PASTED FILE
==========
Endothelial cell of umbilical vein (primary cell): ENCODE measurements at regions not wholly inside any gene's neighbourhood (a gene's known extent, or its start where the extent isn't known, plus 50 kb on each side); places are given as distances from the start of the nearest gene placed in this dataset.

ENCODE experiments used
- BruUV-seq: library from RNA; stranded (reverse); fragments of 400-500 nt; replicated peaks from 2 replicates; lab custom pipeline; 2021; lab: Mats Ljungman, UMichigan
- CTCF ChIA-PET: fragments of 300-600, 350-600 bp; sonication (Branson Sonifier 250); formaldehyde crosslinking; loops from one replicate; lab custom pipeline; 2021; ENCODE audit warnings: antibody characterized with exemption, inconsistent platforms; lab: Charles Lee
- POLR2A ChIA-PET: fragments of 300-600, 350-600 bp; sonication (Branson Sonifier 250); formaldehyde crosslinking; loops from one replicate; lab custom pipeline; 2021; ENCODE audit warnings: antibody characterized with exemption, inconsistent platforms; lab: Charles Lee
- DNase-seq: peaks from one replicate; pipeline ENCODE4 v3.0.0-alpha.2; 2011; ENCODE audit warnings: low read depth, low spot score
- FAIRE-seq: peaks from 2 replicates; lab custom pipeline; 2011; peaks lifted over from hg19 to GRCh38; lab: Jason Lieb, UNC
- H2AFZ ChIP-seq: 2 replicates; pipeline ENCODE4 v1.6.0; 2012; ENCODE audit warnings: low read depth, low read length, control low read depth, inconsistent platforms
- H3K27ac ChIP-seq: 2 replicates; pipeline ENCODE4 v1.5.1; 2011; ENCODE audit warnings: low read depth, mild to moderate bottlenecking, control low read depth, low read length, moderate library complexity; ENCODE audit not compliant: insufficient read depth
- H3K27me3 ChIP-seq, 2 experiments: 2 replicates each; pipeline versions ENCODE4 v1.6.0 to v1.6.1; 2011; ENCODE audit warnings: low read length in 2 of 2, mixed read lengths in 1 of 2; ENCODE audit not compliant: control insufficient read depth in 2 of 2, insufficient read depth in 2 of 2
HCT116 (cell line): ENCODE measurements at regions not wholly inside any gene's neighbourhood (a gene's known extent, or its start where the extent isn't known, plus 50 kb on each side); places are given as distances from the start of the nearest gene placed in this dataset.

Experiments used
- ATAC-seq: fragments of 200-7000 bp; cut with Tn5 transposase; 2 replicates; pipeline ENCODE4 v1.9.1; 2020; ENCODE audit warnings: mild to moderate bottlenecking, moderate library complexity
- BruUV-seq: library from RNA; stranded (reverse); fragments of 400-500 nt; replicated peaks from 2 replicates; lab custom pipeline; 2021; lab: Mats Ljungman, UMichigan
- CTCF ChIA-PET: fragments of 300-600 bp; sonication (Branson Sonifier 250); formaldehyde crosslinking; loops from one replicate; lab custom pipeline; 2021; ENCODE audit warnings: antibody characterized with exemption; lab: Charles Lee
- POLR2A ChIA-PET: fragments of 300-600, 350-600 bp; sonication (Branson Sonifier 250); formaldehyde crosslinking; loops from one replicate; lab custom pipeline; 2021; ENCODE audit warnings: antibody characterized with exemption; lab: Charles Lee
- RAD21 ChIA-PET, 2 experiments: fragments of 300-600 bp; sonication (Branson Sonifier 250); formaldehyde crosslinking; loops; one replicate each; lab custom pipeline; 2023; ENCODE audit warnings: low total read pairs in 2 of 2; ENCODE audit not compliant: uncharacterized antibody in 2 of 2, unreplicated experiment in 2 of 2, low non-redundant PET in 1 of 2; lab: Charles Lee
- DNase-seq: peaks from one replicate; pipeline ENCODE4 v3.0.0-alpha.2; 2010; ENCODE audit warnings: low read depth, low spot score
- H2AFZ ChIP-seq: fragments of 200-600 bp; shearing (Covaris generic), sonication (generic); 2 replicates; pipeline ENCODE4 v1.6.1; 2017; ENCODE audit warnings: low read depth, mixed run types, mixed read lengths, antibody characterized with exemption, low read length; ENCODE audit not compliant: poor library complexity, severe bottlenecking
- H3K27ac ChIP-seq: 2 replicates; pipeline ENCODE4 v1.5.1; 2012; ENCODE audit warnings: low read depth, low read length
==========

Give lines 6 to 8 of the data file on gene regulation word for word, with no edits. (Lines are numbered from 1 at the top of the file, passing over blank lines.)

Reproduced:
- DNase-seq: peaks from one replicate; pipeline ENCODE4 v3.0.0-alpha.2; 2011; ENCODE audit warnings: low read depth, low spot score
- FAIRE-seq: peaks from 2 replicates; lab custom pipeline; 2011; peaks lifted over from hg19 to GRCh38; lab: Jason Lieb, UNC
- H2AFZ ChIP-seq: 2 replicates; pipeline ENCODE4 v1.6.0; 2012; ENCODE audit warnings: low read depth, low read length, control low read depth, inconsistent platforms